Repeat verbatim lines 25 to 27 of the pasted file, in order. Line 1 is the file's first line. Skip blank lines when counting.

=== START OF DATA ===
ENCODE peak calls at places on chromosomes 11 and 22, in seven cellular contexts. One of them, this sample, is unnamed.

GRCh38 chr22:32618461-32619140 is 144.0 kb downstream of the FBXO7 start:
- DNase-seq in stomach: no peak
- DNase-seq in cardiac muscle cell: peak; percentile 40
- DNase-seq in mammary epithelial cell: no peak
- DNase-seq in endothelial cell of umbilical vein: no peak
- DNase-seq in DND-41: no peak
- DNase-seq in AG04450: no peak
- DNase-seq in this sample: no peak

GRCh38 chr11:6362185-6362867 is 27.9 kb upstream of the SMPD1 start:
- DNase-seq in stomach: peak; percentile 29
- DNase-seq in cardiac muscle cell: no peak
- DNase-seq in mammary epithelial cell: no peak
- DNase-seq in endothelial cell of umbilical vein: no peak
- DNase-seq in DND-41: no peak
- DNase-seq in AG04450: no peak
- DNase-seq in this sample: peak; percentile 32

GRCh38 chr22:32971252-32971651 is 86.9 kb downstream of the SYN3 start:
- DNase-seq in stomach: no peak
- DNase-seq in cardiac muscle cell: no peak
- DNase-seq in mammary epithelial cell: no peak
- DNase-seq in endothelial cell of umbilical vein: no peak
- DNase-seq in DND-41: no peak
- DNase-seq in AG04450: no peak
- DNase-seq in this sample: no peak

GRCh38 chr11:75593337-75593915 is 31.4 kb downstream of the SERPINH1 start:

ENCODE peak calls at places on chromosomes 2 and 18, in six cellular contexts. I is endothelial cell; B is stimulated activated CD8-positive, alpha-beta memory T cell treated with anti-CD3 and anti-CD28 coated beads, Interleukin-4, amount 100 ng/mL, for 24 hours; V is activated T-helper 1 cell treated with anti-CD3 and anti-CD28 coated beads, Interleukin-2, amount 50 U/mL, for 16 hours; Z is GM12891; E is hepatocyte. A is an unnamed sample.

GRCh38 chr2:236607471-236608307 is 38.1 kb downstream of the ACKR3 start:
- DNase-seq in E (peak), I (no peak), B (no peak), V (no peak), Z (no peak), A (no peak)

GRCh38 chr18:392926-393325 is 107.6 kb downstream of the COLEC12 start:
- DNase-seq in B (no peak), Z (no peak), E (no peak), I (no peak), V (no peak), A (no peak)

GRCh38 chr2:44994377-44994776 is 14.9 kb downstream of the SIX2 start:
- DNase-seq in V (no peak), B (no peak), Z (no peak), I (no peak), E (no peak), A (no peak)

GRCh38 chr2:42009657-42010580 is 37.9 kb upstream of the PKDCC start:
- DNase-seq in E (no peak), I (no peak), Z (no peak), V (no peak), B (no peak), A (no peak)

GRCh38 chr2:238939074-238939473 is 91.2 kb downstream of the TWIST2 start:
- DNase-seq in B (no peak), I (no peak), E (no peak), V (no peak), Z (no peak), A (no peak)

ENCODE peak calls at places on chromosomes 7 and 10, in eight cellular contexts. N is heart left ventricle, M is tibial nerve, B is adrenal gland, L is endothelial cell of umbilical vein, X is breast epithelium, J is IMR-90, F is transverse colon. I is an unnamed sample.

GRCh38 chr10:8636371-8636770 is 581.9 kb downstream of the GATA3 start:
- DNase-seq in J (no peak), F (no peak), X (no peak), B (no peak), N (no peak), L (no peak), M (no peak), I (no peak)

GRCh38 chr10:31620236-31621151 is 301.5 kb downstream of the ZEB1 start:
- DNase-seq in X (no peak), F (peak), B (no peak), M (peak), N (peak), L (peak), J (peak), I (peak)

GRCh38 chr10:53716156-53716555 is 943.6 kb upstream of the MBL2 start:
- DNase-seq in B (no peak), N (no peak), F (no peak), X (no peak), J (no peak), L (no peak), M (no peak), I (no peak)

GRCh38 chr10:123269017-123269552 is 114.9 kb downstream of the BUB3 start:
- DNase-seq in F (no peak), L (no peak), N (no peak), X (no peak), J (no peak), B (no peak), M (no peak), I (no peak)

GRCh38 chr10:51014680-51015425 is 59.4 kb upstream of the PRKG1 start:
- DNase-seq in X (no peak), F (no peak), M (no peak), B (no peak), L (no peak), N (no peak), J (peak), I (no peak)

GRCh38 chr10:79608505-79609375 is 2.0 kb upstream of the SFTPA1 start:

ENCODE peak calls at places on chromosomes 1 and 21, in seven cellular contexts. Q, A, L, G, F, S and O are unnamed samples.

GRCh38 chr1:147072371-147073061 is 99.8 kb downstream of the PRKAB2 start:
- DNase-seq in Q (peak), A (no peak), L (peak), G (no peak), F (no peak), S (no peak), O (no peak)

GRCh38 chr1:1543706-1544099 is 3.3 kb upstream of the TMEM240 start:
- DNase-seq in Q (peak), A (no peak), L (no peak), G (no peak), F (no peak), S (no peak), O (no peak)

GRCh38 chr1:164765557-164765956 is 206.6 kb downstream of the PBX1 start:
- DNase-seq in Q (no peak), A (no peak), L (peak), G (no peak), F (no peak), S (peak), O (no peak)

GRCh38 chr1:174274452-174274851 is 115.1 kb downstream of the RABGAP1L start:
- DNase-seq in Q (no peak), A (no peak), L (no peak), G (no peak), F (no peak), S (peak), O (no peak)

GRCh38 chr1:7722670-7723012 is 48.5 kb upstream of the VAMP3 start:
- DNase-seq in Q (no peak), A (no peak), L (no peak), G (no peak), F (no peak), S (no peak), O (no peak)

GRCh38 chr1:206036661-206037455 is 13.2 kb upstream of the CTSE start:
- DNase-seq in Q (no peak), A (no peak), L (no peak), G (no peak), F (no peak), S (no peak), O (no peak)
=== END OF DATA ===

- DNase-seq in this sample: no peak

GRCh38 chr11:75593337-75593915 is 31.4 kb downstream of the SERPINH1 start:

ENCODE peak calls at places on chromosomes 2 and 18, in six cellular contexts. I is endothelial cell; B is stimulated activated CD8-positive, alpha-beta memory T cell treated with anti-CD3 and anti-CD28 coated beads, Interleukin-4, amount 100 ng/mL, for 24 hours; V is activated T-helper 1 cell treated with anti-CD3 and anti-CD28 coated beads, Interleukin-2, amount 50 U/mL, for 16 hours; Z is GM12891; E is hepatocyte. A is an unnamed sample.